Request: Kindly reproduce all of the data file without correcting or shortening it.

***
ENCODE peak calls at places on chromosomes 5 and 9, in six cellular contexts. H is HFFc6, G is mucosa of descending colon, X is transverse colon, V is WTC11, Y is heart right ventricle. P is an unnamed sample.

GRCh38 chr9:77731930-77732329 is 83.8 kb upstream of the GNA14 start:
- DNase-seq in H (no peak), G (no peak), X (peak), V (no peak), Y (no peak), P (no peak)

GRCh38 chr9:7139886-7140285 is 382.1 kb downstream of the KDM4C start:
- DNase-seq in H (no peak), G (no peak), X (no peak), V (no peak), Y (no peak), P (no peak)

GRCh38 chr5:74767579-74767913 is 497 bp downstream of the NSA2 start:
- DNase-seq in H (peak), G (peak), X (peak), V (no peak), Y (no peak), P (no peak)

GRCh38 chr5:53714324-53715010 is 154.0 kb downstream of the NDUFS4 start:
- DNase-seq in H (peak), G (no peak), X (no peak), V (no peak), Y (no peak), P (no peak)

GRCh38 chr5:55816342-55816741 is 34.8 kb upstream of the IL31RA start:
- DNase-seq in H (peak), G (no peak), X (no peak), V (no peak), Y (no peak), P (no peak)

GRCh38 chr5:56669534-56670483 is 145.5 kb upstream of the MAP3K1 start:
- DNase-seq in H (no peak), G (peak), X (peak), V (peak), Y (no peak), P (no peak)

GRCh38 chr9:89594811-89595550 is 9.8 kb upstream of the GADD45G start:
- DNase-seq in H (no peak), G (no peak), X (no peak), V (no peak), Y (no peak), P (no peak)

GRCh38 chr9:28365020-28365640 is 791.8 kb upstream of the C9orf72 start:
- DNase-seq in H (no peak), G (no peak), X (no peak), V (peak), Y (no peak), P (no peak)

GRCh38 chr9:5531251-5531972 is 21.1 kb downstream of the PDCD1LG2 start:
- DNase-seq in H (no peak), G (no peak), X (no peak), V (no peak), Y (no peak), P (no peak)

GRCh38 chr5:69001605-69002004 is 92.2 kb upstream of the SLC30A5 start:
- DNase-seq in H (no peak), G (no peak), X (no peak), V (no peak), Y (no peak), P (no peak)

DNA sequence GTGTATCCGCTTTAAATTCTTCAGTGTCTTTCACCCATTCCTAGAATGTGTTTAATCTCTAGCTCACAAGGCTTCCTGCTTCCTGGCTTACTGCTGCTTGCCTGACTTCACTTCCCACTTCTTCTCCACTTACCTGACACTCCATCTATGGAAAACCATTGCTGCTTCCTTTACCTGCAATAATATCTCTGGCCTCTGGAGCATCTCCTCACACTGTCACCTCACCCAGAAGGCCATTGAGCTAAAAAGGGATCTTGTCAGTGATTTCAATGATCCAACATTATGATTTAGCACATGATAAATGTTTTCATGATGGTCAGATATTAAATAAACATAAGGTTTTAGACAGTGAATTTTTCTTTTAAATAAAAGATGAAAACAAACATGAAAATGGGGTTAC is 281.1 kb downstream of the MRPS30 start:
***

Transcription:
ENCODE peak calls at places on chromosomes 5 and 9, in six cellular contexts. H is HFFc6, G is mucosa of descending colon, X is transverse colon, V is WTC11, Y is heart right ventricle. P is an unnamed sample.

GRCh38 chr9:77731930-77732329 is 83.8 kb upstream of the GNA14 start:
- DNase-seq in H (no peak), G (no peak), X (peak), V (no peak), Y (no peak), P (no peak)

GRCh38 chr9:7139886-7140285 is 382.1 kb downstream of the KDM4C start:
- DNase-seq in H (no peak), G (no peak), X (no peak), V (no peak), Y (no peak), P (no peak)

GRCh38 chr5:74767579-74767913 is 497 bp downstream of the NSA2 start:
- DNase-seq in H (peak), G (peak), X (peak), V (no peak), Y (no peak), P (no peak)

GRCh38 chr5:53714324-53715010 is 154.0 kb downstream of the NDUFS4 start:
- DNase-seq in H (peak), G (no peak), X (no peak), V (no peak), Y (no peak), P (no peak)

GRCh38 chr5:55816342-55816741 is 34.8 kb upstream of the IL31RA start:
- DNase-seq in H (peak), G (no peak), X (no peak), V (no peak), Y (no peak), P (no peak)

GRCh38 chr5:56669534-56670483 is 145.5 kb upstream of the MAP3K1 start:
- DNase-seq in H (no peak), G (peak), X (peak), V (peak), Y (no peak), P (no peak)

GRCh38 chr9:89594811-89595550 is 9.8 kb upstream of the GADD45G start:
- DNase-seq in H (no peak), G (no peak), X (no peak), V (no peak), Y (no peak), P (no peak)

GRCh38 chr9:28365020-28365640 is 791.8 kb upstream of the C9orf72 start:
- DNase-seq in H (no peak), G (no peak), X (no peak), V (peak), Y (no peak), P (no peak)

GRCh38 chr9:5531251-5531972 is 21.1 kb downstream of the PDCD1LG2 start:
- DNase-seq in H (no peak), G (no peak), X (no peak), V (no peak), Y (no peak), P (no peak)

GRCh38 chr5:69001605-69002004 is 92.2 kb upstream of the SLC30A5 start:
- DNase-seq in H (no peak), G (no peak), X (no peak), V (no peak), Y (no peak), P (no peak)

DNA sequence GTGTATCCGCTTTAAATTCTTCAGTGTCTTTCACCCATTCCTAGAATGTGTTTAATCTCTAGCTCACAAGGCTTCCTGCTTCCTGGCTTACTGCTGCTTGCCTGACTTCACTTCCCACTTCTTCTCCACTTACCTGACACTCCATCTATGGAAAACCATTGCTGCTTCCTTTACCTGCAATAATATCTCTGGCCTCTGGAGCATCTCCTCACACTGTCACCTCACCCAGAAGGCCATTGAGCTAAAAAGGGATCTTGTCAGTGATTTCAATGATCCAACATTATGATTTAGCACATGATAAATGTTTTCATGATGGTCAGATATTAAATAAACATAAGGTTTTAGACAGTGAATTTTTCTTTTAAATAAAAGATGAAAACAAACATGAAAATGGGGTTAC is 281.1 kb downstream of the MRPS30 start: